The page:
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Counsellor's Comment

Taking a Look at Worry

Worry is thinking about something that has happened, or will happen, in an obsessive way. Going over something again and again and asking, "What will I do?  What should I have done?"

Worry has been part of the human condition for a long, long time. Did our Cro-Magnon ancestors worry about completing a successful mastodon hunt? Did ancient Egyptions worry about crop failure in a dry year? Probaby they did. It is likely that once humans remembered yesterday and anticipated tomorrow, worry became a part of life.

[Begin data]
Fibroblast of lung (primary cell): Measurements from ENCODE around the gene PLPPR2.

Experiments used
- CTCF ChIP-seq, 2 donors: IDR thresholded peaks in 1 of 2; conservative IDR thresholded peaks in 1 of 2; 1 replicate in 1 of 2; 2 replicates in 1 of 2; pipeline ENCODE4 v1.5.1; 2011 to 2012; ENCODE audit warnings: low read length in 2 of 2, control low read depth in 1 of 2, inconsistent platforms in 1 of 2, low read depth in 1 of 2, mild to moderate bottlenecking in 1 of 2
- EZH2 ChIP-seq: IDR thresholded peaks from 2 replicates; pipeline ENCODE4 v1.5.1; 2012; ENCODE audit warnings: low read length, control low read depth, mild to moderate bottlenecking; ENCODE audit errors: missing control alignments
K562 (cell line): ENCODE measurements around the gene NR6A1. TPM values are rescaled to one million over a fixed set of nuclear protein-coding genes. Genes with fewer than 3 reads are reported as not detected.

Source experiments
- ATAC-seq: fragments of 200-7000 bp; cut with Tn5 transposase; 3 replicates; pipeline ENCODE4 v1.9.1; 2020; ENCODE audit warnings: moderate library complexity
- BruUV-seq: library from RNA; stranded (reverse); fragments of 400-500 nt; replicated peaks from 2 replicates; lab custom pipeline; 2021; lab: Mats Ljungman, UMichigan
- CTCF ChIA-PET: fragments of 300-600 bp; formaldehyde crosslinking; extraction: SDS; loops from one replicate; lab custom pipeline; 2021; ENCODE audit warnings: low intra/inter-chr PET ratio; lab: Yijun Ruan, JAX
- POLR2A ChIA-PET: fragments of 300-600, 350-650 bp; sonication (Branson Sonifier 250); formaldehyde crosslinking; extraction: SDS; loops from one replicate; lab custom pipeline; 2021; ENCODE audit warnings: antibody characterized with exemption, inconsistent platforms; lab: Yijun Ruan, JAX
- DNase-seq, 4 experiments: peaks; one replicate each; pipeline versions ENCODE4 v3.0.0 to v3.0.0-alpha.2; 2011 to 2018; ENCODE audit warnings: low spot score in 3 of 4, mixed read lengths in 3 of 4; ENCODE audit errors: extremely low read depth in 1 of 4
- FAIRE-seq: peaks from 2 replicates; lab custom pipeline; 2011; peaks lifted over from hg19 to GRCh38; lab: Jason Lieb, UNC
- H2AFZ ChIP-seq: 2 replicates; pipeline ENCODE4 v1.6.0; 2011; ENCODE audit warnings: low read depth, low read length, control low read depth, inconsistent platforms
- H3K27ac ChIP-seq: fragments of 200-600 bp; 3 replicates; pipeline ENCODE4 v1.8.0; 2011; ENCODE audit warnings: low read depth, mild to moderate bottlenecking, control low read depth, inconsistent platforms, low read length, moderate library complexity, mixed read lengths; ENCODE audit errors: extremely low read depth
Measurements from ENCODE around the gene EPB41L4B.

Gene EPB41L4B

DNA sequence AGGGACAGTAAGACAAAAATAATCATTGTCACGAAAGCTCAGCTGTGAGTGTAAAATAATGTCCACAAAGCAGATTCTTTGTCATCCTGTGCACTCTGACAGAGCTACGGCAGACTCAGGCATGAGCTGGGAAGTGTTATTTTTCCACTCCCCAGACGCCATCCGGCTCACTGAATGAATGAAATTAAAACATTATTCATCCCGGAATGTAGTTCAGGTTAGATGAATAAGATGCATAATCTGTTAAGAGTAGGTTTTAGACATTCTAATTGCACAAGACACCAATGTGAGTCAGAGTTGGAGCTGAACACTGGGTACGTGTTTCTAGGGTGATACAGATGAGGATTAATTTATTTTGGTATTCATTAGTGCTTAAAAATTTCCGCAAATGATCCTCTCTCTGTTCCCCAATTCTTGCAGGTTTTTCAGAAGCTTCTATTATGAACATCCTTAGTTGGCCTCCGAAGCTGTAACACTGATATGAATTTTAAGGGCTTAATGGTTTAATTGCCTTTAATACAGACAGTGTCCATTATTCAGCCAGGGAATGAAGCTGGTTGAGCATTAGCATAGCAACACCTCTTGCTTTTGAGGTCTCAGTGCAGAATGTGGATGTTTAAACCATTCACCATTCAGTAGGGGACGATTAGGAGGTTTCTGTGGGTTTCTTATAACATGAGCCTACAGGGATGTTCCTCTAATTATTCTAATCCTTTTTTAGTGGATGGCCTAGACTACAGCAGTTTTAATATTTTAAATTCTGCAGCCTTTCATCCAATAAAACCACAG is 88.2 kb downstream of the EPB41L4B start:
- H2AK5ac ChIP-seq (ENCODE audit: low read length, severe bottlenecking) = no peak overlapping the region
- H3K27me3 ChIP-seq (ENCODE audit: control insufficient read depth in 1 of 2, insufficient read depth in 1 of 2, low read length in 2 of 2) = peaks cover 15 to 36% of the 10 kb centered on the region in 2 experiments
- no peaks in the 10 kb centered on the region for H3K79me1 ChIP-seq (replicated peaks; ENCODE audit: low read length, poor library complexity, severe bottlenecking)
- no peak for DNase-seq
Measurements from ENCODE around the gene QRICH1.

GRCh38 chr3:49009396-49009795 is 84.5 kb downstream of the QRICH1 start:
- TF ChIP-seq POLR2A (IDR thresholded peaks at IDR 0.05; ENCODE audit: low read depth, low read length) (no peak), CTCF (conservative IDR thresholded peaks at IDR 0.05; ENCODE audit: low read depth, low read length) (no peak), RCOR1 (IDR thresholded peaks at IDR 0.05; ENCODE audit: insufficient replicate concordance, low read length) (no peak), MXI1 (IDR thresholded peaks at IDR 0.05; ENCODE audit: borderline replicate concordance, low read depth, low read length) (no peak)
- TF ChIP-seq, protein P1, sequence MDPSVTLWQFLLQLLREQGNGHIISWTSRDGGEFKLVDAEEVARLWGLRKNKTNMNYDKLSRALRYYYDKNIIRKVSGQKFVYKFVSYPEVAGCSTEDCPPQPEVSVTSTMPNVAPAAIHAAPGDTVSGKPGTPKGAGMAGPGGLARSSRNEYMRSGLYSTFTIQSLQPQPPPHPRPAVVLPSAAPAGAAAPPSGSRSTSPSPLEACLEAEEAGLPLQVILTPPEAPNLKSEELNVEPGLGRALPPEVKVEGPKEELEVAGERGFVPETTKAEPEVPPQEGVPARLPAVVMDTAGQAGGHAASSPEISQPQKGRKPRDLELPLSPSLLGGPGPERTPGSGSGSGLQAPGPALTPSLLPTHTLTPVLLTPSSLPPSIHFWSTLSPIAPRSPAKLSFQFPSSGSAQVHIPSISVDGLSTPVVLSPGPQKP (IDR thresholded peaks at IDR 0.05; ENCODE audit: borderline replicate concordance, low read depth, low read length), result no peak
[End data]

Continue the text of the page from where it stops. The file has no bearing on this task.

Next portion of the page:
Worry is somewhere between concern and anxiety.  Worry is more a mental form whereas anxiety often affects our stomach and our breathing.

Worry is repetitive thinking about things in unproductive ways. Worry can lead to depression, aggression, shame, shyness, or panic.  

Worry can also provide motivation to take necessary action or to make necessary change. Worry reminds you that you have a choice.  Worry is an early warning sign of depression or some other physical or emotional problem. If you are experiencing ongoing worry, or anxiety, seek support in order to clarify the issue, and work towards solutions.

Mrs McEwen